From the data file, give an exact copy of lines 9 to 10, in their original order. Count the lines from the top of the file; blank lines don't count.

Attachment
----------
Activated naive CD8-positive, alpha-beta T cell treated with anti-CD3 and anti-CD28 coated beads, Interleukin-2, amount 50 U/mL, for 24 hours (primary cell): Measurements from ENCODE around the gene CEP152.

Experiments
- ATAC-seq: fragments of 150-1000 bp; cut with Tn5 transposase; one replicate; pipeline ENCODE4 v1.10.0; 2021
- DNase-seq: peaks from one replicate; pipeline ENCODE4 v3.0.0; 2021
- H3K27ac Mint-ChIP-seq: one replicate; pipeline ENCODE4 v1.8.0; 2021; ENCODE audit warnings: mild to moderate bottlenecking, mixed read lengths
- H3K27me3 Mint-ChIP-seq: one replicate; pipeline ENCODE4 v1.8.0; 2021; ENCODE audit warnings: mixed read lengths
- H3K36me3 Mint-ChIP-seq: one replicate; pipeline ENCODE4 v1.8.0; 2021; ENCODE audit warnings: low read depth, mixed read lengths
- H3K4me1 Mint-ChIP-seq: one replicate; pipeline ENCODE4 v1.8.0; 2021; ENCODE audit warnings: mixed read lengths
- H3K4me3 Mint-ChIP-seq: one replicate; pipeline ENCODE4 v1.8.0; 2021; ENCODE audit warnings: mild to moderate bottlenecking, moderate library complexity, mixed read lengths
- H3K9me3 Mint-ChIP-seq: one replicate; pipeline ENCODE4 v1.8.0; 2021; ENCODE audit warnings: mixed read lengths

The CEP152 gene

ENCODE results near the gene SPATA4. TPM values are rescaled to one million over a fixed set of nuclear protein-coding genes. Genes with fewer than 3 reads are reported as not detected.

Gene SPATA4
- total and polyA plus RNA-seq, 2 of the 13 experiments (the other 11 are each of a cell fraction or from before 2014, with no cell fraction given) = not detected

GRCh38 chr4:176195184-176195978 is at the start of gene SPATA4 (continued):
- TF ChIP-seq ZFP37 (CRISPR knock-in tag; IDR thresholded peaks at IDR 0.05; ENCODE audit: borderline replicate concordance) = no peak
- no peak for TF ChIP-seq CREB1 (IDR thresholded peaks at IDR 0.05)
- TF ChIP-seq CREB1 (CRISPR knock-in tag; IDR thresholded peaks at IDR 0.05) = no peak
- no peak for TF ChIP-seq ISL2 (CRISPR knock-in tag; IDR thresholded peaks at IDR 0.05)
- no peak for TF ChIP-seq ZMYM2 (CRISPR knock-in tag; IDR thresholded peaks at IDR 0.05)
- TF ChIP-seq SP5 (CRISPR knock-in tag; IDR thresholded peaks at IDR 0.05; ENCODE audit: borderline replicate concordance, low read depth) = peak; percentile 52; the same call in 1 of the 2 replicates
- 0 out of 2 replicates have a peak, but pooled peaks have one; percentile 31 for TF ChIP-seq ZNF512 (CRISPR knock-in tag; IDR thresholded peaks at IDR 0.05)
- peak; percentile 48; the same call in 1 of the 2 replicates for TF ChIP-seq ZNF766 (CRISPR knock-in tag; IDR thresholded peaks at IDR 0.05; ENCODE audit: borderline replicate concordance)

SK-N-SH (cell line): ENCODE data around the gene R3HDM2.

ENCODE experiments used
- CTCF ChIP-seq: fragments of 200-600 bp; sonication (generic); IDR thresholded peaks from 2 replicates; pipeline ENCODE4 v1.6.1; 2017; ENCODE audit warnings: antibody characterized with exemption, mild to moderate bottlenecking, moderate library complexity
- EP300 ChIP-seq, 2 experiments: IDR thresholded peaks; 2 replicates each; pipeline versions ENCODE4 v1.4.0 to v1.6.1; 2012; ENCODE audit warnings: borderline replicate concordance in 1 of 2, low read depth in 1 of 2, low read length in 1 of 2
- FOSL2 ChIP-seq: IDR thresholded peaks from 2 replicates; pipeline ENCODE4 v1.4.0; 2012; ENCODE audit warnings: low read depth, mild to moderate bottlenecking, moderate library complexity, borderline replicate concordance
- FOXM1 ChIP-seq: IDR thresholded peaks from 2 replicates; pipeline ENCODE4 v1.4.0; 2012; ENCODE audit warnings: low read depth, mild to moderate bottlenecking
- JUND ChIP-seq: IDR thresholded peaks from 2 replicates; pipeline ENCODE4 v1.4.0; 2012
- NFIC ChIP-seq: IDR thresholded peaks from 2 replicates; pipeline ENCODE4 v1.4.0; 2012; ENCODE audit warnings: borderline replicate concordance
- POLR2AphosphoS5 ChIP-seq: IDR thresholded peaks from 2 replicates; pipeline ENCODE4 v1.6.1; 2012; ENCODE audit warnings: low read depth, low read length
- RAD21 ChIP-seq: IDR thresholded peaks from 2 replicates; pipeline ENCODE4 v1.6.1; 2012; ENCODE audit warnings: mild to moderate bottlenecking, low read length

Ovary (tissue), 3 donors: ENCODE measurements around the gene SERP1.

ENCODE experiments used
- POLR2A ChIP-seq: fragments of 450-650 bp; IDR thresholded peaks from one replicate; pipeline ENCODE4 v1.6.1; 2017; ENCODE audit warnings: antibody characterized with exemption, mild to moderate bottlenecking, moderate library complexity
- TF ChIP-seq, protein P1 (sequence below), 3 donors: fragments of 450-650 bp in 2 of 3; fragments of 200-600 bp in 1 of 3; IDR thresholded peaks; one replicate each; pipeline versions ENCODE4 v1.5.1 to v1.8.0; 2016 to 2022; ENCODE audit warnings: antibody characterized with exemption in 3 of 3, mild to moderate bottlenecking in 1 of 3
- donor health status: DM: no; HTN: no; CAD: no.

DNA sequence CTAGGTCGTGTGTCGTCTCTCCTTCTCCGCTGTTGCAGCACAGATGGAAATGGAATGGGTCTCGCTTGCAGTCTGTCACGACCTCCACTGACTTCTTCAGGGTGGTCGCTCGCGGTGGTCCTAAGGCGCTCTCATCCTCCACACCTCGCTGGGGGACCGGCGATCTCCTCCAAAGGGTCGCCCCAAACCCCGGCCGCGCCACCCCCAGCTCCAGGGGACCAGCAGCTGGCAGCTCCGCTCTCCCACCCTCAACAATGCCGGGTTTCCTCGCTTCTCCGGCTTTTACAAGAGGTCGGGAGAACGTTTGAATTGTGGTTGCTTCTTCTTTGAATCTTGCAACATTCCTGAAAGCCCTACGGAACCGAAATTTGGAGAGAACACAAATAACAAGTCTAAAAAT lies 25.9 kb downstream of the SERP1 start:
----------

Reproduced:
- H3K4me3 Mint-ChIP-seq: one replicate; pipeline ENCODE4 v1.8.0; 2021; ENCODE audit warnings: mild to moderate bottlenecking, moderate library complexity, mixed read lengths
- H3K9me3 Mint-ChIP-seq: one replicate; pipeline ENCODE4 v1.8.0; 2021; ENCODE audit warnings: mixed read lengths